- Ralph Lauren has appointed longtime Procter & Gamble executive Patrice Louvet as the fashion and apparel brand’s new CEO. Louvet will replace outgoing CEO Stefan Larsson, who joined the company amid much fanfare in late 2015 after Ralph Lauren stepped down from the role. The appointment, which includes a position on the company’s board, is expected to become effective July 17, according to a company press release.
- Louvet previously served as group president for P&G’s Global Beauty division, which includes 12 brands — among them Pantene, Olay and Old Spice — representing almost $12 billion in revenue in 2016. In all, Louvet worked with P&G for more than 25 years in a range of leading positions that included group leader for men’s grooming brand Gillette.
- Larsson left Ralph Lauren on May 1 following disagreements with the namesake founder and executive chairman over the direction of the company. When reached by Retail Dive, a Ralph Lauren spokesperson could not comment on Larsson’s plans post-Ralph Lauren.
When he comes aboard, Patrice Louvet will join a company in transition. Ralph Lauren is currently in the middle of executing on a strategic plan that includes the closing of its Fifth Avenue store in New York City as well as others in the company's portfolio. The moves follow a steep decline in profits and market value amid struggles with an inefficient cost structure, a lack of agility and increased competition from fast fashion and e-commerce.
Ralph Lauren said in Wednesday’s release that he has been focused on finding a new leader for months. Louvet's experience running global brands as well as his “collaborative working style, transformation experience and intense focus on results” puts Ralph Lauren in a stronger position going forward, according to Lauren.
Larsson, who joined the brand as CEO in late 2015, and Lauren disagreed on key aspects of the company’s future. Ralph Lauren has been attempting to boost its profitability through its “Way Forward” plan, which includes a retreat from department stores in favor of digital sales, flagship store sales as well as moves to emphasize best-selling styles and provide more “see now, buy now” opportunities for customers.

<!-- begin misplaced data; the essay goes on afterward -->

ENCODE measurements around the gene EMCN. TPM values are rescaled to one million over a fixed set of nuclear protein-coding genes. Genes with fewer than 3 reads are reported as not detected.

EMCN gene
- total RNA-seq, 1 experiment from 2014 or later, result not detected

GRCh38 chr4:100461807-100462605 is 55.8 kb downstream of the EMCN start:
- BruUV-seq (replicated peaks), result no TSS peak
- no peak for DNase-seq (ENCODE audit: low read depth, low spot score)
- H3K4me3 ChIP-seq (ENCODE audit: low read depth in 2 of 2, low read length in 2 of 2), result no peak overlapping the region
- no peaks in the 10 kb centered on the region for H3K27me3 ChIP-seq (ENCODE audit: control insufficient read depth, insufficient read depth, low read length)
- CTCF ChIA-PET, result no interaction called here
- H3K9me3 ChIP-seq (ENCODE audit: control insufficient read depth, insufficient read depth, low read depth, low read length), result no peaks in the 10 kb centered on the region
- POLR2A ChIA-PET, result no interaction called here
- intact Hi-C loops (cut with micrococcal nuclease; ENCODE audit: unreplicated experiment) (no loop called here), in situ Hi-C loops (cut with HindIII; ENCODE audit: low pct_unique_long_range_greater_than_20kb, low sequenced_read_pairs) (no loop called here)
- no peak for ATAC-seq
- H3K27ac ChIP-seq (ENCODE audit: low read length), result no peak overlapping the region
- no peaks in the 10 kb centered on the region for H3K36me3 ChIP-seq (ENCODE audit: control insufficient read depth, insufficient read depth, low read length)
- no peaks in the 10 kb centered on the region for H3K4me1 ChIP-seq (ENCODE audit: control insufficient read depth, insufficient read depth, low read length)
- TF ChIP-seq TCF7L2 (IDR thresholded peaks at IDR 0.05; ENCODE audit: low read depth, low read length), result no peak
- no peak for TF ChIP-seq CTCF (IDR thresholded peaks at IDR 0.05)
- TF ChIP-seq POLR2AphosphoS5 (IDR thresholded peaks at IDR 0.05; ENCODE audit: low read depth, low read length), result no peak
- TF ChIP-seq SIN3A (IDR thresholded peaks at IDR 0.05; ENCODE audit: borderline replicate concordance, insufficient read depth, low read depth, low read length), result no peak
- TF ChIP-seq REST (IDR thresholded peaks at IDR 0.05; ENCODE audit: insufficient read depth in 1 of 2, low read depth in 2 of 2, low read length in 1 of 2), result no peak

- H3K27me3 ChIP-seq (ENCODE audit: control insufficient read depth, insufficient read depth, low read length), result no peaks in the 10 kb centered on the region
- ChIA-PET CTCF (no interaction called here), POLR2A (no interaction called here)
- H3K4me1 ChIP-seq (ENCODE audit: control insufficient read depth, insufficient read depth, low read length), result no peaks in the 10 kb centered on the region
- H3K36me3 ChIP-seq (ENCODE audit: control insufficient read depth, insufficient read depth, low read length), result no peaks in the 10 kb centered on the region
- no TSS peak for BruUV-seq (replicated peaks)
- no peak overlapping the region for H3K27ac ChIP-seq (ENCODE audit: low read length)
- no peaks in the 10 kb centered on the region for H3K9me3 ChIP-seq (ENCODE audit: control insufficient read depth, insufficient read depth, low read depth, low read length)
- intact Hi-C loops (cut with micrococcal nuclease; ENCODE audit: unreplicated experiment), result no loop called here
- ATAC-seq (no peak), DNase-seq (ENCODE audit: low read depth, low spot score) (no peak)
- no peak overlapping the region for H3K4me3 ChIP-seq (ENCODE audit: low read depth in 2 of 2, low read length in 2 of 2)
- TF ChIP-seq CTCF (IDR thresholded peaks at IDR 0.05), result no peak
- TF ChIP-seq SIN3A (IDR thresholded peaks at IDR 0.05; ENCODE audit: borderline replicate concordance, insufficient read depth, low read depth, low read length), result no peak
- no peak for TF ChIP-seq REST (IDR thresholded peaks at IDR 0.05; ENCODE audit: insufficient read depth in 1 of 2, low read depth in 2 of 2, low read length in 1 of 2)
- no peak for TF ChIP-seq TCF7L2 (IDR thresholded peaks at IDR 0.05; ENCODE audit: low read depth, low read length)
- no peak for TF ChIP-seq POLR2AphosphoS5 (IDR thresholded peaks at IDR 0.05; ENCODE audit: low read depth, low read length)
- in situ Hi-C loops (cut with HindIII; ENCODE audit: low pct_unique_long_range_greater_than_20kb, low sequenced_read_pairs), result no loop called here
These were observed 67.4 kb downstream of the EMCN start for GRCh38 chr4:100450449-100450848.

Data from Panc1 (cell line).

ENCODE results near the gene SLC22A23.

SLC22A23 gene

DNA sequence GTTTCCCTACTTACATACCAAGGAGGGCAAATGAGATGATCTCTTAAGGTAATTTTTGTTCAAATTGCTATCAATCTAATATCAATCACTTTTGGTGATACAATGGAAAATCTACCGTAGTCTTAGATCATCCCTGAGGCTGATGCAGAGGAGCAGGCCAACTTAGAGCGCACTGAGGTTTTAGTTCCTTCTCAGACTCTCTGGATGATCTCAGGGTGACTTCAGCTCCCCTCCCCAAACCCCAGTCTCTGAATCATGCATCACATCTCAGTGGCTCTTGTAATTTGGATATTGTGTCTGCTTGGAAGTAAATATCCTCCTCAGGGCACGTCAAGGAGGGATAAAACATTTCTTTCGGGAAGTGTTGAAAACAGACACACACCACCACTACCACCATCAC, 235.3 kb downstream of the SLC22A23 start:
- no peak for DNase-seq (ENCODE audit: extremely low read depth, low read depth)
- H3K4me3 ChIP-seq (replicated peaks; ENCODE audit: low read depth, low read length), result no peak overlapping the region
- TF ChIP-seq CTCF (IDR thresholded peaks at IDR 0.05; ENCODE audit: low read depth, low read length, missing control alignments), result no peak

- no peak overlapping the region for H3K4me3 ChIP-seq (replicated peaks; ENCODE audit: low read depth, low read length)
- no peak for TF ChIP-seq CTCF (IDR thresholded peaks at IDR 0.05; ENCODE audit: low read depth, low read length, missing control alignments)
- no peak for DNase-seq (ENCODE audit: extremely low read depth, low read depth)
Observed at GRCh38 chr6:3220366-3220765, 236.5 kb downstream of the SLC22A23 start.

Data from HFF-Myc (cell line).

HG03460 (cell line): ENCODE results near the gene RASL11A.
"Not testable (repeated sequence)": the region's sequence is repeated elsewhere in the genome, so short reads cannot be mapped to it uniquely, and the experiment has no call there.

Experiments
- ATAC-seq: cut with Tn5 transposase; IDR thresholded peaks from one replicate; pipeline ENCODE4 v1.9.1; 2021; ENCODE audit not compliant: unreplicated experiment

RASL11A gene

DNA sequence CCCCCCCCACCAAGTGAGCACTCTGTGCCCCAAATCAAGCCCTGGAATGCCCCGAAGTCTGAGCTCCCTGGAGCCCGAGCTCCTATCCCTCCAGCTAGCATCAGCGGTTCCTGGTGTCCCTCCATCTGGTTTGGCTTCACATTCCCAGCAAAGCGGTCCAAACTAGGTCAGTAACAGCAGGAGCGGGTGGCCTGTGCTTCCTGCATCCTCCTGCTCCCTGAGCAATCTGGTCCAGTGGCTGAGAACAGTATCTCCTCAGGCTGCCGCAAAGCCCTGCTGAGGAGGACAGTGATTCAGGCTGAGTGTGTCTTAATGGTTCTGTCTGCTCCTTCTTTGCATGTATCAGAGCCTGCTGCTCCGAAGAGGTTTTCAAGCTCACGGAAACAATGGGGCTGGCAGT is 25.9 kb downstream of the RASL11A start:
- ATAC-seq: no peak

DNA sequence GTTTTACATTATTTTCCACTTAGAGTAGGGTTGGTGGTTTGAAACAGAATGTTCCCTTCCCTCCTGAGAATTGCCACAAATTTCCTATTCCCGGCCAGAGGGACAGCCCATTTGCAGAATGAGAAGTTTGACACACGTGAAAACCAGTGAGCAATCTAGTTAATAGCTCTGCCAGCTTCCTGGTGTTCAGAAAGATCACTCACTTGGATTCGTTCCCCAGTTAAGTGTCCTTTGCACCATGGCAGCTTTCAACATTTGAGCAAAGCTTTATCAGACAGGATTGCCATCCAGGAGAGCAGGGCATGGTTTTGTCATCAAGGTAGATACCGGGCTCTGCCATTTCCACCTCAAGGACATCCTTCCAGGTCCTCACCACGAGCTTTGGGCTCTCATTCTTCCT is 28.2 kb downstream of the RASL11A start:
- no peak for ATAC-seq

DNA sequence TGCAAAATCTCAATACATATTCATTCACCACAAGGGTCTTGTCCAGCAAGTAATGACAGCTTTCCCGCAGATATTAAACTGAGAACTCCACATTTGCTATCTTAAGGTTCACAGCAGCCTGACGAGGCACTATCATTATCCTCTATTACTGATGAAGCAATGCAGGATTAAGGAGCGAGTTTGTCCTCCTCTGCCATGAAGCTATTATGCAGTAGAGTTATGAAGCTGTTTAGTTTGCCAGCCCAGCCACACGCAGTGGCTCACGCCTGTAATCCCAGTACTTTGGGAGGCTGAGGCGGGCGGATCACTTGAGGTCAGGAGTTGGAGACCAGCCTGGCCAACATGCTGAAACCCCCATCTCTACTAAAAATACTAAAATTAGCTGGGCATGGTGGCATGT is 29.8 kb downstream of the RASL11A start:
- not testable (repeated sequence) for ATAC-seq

The turnaround effort became crucial as sales and profits — hobbled by underperforming stores — fell 50% over two years by 2016, a year when its market value was almost half of the $16 billion value it held three years prior. Ralph Lauren’s current cost-cutting plans are expected to save $140 million a year.
Before joining the company, Larsson had led Gap Inc.’s Old Navy brand, where he was credited with improving the unit’s approach to style and speeding up its supply chain. Some observers noted that Larsson may not be the best fit for Ralph Lauren before he joined, given his lack of experience at a brand as dependent on wholesale as Ralph Lauren. He was also on the record as relishing Old Navy for its low-key, low-price styles — making the choice seem odd for a retailer whose logo is an embroidered polo player.
At the time of his announced departure, Larsson said that “we announced a plan to refocus the company on what made it iconic, evolve that for today and build our brand to its full potential.” He added: “That plan is on track — I am proud of the progress the whole team has made and I am committed to ensuring its uninterrupted execution. Ralph will always be an inspiration to me, and I am grateful to have had this experience.”